You are probably right on it’s future as an indoor exhibit. Perhaps a traveling one even being on loan to other museums or displayed at art museums. The insurance premium for the auto would be rather high I’d think what with no replacement vehicles around were this involved in a mishap of any kind.

      Like 3
      • Carbuzzard Member

        If you can’t afford to fix it, you can’t afford (really) to buy it. People who own these cars aren’t like us. Most of them really do drive them, even on the road.

        Like 2
  2. Pat

    All memorable automotive classics were built to be driven … hard!

    Like 4
  3. That Guy

    Wow. So what if it’s “only a replica.” That’s magnificent, and if it sells in the estimated range I think it’s a steal, probably way less than it would cost to do the same now.

    Like 4
  4. Martin Horrocks

    Can’t see any obvious replica getting that kind of money.

    This is not on the level of a Lynx XK-SS, which can command $1/2 million but is virtually indistinguishable from the real thing.

    If someone pays the price, it will be to drive the car. It has no point as a showpiece.

    Like 2
    • Allen L

      I went and searched to see pictures of the real thing.
      This replica, except for it being near impossible to replicate the drivetrain, unlike XK-SS straight 6, which is, this is a near visual duplicate.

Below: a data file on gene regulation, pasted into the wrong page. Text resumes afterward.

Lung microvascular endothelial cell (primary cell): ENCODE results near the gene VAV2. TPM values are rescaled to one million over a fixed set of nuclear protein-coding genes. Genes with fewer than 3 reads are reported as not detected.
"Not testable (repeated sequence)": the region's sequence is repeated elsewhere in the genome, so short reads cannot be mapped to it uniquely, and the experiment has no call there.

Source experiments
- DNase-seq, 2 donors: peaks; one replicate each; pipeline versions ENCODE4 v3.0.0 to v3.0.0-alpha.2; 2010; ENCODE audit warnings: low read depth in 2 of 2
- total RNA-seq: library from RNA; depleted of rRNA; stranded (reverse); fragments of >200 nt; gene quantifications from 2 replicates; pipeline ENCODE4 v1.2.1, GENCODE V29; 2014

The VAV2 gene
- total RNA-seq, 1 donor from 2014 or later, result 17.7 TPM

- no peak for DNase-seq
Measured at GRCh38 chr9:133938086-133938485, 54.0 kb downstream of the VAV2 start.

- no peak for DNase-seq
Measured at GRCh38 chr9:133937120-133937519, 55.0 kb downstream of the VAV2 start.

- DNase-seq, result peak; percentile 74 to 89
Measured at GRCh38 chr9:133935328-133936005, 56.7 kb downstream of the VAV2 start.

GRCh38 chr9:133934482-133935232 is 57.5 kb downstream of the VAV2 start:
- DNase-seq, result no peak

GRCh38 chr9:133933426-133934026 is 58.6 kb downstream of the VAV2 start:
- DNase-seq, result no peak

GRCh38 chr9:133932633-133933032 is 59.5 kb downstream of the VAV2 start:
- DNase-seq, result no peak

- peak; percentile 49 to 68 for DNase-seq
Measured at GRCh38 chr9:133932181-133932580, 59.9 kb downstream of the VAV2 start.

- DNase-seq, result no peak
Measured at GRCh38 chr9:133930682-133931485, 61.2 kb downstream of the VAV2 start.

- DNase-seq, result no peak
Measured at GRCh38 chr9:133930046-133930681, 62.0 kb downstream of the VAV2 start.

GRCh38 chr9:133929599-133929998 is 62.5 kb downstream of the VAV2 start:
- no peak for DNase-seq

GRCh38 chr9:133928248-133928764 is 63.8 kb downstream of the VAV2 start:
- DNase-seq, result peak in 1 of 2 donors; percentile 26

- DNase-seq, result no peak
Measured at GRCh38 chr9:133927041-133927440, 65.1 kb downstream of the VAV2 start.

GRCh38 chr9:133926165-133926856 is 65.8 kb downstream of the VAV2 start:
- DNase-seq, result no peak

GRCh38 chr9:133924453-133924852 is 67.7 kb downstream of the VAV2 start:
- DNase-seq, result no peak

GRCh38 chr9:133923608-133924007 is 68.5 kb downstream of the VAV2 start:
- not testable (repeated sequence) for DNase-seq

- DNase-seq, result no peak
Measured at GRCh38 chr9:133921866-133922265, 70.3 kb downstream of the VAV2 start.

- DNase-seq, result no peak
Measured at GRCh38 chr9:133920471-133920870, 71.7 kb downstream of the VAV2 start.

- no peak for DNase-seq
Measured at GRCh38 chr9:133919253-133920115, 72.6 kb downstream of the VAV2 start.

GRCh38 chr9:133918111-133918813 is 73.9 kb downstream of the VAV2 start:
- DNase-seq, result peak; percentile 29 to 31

So yes, I can see it commanding big money.
      Norwood P4 money

      Like 2
  5. Carbuzzard Member

    I couldn’t comment on my comment, here’s another one. I got to drive one of the real ones, on the road, no less. Blessed indeed, but someone had to do it.
    https://rememberroad.com/what/alfa-romeo/1938-alfa-romeo-8c2900-b-champ-of-the-mille-miglia/

    Like 4
    • RC Graham

      Refreshing. Joyous. Thank you.

  6. Martin Horrocks

    No question that it is a worthy effort. But the problem is the drivetrain, even though it is brilliant in itself.

    Jim Stokes Workshop in UK build new Alfa 8C engines and boxes from scratch to factory spec. If the car had one of those fitted it would be all the money.

    Maybe there´s a buyer out there for this at that price, but I wouldn´t be sure that rich people like expensive fakes unless they are inditinguishable from the real deal.

  7. chrlsful

    these (what’s copied) are the original classics ‘over there’. For me it has to fit the “beauty’ quotient. Any angle? it’s got it!

    Thnx 4 da post Elliot. As a ‘new guy’ “Here’s another” thaat’s chalkin up da points !

    Like 1
  8. PeterfromOz

    The engine is a magnificent piece of work with some new castings. If it is true to the original design the drive is taken from the centre of the crankshaft via a gearset. Alfa did this to reduce the crankshaft twist that straight eight engines experience. Also, if the rear end if from an Alfetta the gearbox could be incorporated with the differential.

    • Joe Elliott

      That’s true of the camshaft and supercharger drive, but I think you’ll find that the actual output to the clutch is a rather conventional end-on arrangement.

  9. George Birth

    Whoever buys this one will have a car to dream about for decades, Truly a beautiful show stopper of a car.

Leave A Comment

RULES: No profanity, politics, or personal attacks.

Become a member to add images to your comments.

*

Keep me in the conversation via email. Or subscribe without commenting.